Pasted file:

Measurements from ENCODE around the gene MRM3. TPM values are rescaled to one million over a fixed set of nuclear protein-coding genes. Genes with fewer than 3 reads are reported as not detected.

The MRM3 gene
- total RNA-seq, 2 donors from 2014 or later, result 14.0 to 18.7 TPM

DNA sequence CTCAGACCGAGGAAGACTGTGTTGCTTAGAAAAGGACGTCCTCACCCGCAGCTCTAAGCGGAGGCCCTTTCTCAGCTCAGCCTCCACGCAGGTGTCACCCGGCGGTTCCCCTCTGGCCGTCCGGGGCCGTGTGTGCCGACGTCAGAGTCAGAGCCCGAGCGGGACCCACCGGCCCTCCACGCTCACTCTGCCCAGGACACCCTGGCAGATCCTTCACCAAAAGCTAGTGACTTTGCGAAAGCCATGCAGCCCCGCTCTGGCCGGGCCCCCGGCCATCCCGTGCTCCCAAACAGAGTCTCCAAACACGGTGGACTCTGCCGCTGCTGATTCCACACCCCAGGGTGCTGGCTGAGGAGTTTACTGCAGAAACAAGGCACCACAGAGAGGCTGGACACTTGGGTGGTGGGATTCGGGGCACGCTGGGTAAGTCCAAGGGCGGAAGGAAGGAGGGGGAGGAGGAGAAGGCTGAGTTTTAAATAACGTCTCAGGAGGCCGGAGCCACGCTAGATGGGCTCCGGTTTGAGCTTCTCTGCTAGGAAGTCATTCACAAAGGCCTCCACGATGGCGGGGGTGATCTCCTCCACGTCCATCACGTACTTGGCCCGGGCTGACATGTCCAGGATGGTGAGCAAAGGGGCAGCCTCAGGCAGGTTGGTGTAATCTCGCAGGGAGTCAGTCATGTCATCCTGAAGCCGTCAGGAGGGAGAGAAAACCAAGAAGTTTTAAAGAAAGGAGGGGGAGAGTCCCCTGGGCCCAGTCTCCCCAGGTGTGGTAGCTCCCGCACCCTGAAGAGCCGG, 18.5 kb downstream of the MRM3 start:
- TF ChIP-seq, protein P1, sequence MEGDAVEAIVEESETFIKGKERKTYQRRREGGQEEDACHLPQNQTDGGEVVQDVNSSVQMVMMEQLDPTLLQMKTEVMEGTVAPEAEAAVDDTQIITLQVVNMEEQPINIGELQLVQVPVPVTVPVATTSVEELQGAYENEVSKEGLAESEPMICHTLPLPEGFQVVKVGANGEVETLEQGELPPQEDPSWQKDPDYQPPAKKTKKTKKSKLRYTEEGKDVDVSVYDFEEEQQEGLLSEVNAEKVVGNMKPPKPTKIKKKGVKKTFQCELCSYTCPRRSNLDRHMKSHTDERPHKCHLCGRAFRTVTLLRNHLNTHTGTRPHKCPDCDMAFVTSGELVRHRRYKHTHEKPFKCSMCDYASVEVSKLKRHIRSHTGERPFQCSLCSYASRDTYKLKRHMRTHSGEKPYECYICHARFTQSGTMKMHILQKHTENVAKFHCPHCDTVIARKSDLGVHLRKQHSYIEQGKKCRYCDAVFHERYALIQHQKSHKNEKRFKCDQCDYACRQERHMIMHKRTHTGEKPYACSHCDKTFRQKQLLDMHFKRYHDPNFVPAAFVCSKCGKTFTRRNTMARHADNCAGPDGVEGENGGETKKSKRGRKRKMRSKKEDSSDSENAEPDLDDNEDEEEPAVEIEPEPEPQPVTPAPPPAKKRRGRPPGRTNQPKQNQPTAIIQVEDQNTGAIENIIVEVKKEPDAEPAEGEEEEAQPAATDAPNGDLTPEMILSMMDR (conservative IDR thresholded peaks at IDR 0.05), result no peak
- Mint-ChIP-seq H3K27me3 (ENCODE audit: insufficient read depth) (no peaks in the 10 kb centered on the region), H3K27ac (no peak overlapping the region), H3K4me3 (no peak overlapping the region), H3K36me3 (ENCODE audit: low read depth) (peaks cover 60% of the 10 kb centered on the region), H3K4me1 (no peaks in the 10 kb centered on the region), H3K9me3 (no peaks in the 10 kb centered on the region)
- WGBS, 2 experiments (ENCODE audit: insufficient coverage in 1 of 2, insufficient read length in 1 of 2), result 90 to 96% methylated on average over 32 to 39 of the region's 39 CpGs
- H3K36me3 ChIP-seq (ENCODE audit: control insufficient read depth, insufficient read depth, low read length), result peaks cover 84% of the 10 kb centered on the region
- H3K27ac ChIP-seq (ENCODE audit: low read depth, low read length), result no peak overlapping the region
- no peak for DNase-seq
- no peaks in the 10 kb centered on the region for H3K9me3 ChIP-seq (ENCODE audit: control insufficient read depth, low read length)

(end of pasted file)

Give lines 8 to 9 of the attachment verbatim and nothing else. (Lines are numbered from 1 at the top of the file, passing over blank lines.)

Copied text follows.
- H3K36me3 ChIP-seq (ENCODE audit: control insufficient read depth, insufficient read depth, low read length), result peaks cover 84% of the 10 kb centered on the region
- H3K27ac ChIP-seq (ENCODE audit: low read depth, low read length), result no peak overlapping the region